Eye drops for dry eyes.

Eye Drops for Dry Eyes

Dry eye can be an occasional issue or chronic problem. There are a variety of causes, from Sjogren’s syndrome to allergies and antihistamines, to plain old chronic dry eye syndrome and old age. If you’ve been experiencing dry eyes make sure to check for any underlying conditions. In the meantime (and generally even after a proper diagnosis), over-the-counter artificial tears are often a great means of treating dry eyes. 

Treating Dry Eyes with Artificial Tears

Artificial tears are available everywhere in your local pharmacy section. And therein lies the problem. Which ones should you choose? Essentially, the differences in most over the counter artificial tears are the ingredients and how thick the substance is-- the viscosity of the “tear.” The active ingredients target different conditions, while viscosity affects how long they last and how long post-application blurred vision will last.

All About Vision explains that low-viscosity eye drops are better for a quick fix, but they may not provide long-lasting relief. Overuse of these eye drops can cause additional problems but any resulting blurriness should go away quickly, so this relief is appropriate for situations like a long car trip. High viscosity eye drops are thicker and tend to provide your eye with more relief for a longer time. However, your vision is likely to be blurred for several minutes following application, which does not make for a good choice when driving down the road. 

Eye drops can also result in a few different side effects. If your eye drops are relieving the dryness but causing photosensitivity (overly sensitive to light), this probably isn’t helpful. Other side effects include redness, itching, matted or sticky eyelashes, blurry vision, watery eyes, and swollen eyelids. 

Choosing Your Eye Drops

It is important to talk to your ophthalmologist to figure out what kind of eye drops you need. All About Vision reports that “one brand might work better for aqueous-deficiency dry eyes, while another brand may be more effective for an evaporative dry eye condition.” Your eye doctor can also help you figure out how often you should use eye drops, if you can use different types for different situations, and if an OTC option is going to be sufficient for your needs.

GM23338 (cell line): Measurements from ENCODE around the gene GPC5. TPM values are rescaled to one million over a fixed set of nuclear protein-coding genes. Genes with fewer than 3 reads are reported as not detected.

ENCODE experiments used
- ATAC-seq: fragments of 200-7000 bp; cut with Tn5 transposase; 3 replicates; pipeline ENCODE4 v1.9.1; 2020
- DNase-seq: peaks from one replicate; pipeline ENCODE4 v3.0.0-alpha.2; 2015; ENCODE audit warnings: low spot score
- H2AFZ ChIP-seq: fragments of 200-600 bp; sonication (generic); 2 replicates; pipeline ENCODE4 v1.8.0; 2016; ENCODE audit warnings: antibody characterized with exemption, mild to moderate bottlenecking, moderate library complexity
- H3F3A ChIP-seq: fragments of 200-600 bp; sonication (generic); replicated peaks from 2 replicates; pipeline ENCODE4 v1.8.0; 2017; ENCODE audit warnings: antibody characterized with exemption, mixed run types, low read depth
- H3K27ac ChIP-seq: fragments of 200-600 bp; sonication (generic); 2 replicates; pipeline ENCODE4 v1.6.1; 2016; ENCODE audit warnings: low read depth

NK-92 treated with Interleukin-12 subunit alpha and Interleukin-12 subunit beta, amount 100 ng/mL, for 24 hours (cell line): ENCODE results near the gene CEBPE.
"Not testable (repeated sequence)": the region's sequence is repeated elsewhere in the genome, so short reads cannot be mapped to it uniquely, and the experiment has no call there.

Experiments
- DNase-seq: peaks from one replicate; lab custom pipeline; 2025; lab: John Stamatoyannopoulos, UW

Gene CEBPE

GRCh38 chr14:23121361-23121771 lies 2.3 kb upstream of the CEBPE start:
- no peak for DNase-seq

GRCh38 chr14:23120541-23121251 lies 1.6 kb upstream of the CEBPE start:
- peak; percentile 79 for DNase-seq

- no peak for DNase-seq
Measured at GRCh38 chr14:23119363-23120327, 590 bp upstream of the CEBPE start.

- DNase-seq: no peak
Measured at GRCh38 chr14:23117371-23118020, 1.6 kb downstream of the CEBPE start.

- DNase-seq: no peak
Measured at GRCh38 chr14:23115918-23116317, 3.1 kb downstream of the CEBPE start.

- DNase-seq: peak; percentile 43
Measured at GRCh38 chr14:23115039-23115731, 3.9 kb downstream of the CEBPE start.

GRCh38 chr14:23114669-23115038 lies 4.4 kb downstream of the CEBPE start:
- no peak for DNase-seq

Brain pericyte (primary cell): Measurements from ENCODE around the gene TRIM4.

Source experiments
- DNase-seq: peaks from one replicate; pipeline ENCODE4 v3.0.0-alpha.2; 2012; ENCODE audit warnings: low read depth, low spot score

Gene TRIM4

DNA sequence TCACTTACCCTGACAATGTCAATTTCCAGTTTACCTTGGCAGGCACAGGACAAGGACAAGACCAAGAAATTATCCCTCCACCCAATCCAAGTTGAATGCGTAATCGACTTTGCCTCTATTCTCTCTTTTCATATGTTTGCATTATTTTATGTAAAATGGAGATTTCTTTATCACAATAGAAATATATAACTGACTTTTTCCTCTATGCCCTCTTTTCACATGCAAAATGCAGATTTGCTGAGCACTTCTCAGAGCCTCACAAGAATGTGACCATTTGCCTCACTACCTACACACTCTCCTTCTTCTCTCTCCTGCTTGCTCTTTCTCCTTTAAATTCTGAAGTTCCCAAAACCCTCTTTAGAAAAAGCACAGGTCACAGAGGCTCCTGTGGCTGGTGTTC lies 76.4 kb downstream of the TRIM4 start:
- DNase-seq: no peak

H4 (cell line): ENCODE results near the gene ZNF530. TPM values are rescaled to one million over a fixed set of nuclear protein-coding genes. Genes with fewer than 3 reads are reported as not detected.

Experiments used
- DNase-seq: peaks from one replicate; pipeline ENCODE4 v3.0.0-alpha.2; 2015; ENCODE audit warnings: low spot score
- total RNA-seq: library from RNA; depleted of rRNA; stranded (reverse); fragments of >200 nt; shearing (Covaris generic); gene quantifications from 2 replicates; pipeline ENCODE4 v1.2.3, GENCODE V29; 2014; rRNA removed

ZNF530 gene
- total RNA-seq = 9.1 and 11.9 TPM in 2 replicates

When non-prescription eye drops aren’t working anymore or don’t provide the relief you’re looking for, it may be time for a prescription-strength option instead. Some specific things you need to know before you start trying eye drops include:

  • Are you comfortable using eye drops with preservatives?
  • Is your dry eye a result of poor quality tears, or
  • Is your dry eye a result of insufficient tear film, or
  • Is your dry eye a result of both?
  • How severe is your dry eye?

Types of Dry Eye Drops

Some of the highest rated brands with a preservative-free selection include: Alcon, Bausch and Lomb’s Soothe, Bion Tears, Boiron Optique, GenTeal, NanoTears, Refresh Optive, Similasan, Systane, and TheraTears. Specific products with high ratings that may or may not be preservative-free include: Ocusoft Retaine MGD Complete Dry Eye Relief, TEARS Naturale Free (no preservatives), Similasan Irritated Eye Relief, blink Tears Lubricating Eye Drops (preservative free), and Refresh Tears Lubricant Eye Drops. 

If you experience any adverse reactions to eye drops, stop use immediately and contact your doctor or eye doctor. Likewise, talk to your doctor about chronic dry eye before using eye drops for extended periods of time. 

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